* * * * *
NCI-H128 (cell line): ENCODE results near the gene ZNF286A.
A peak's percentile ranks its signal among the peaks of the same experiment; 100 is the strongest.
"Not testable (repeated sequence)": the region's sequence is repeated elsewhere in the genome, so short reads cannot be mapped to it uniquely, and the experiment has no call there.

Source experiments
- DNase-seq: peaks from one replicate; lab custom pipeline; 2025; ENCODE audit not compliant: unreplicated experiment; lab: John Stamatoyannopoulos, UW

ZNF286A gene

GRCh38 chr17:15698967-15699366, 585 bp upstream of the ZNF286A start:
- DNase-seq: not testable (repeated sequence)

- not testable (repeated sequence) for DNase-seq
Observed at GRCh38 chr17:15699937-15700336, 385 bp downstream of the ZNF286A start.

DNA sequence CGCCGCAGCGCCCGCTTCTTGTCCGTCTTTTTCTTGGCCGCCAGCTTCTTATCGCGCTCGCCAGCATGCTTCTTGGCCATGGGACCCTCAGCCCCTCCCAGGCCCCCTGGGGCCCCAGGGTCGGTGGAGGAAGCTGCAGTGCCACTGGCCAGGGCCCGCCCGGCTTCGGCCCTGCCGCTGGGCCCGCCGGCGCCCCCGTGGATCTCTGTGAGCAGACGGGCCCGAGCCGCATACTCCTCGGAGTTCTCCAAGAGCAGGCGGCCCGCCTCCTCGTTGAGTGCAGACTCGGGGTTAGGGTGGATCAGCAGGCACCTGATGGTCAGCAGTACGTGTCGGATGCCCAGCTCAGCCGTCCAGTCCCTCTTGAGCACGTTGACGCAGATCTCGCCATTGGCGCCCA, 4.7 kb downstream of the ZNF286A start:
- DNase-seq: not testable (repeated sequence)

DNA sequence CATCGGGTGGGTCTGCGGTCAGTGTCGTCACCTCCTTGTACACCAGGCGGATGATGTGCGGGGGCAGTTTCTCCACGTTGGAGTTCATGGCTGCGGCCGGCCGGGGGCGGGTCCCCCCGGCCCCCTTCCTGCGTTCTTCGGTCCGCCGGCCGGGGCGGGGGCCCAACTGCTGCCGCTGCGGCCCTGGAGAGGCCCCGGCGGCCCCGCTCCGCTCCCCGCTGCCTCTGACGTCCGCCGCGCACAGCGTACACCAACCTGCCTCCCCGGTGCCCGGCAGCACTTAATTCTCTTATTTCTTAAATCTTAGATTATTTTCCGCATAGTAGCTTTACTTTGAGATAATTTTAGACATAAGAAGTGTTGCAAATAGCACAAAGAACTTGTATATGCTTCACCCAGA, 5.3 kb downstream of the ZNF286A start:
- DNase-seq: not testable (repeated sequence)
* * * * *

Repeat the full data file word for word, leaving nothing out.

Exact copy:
NCI-H128 (cell line): ENCODE results near the gene ZNF286A.
A peak's percentile ranks its signal among the peaks of the same experiment; 100 is the strongest.
"Not testable (repeated sequence)": the region's sequence is repeated elsewhere in the genome, so short reads cannot be mapped to it uniquely, and the experiment has no call there.

Source experiments
- DNase-seq: peaks from one replicate; lab custom pipeline; 2025; ENCODE audit not compliant: unreplicated experiment; lab: John Stamatoyannopoulos, UW

ZNF286A gene

GRCh38 chr17:15698967-15699366, 585 bp upstream of the ZNF286A start:
- DNase-seq: not testable (repeated sequence)

- not testable (repeated sequence) for DNase-seq
Observed at GRCh38 chr17:15699937-15700336, 385 bp downstream of the ZNF286A start.

DNA sequence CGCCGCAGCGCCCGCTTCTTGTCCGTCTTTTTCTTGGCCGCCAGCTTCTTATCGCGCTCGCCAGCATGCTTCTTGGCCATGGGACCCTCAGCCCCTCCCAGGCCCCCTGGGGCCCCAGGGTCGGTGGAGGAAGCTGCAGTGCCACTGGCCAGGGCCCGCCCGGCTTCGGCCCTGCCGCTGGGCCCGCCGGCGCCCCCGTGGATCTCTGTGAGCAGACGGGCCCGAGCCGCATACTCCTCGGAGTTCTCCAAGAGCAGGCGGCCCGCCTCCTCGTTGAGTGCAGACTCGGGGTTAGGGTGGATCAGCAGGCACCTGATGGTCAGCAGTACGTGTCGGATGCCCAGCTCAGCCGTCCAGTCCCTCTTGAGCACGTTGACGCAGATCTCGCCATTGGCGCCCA, 4.7 kb downstream of the ZNF286A start:
- DNase-seq: not testable (repeated sequence)

DNA sequence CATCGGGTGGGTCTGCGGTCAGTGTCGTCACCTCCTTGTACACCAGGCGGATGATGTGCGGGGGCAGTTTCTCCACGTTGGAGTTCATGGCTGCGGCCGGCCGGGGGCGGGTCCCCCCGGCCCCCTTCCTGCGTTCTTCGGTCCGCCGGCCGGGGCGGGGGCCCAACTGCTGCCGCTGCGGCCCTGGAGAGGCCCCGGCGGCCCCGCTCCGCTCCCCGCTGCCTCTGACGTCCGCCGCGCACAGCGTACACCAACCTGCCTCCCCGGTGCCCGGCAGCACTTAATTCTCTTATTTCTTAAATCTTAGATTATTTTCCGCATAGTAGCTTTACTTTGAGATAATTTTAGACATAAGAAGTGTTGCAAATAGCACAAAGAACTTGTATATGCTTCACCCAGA, 5.3 kb downstream of the ZNF286A start:
- DNase-seq: not testable (repeated sequence)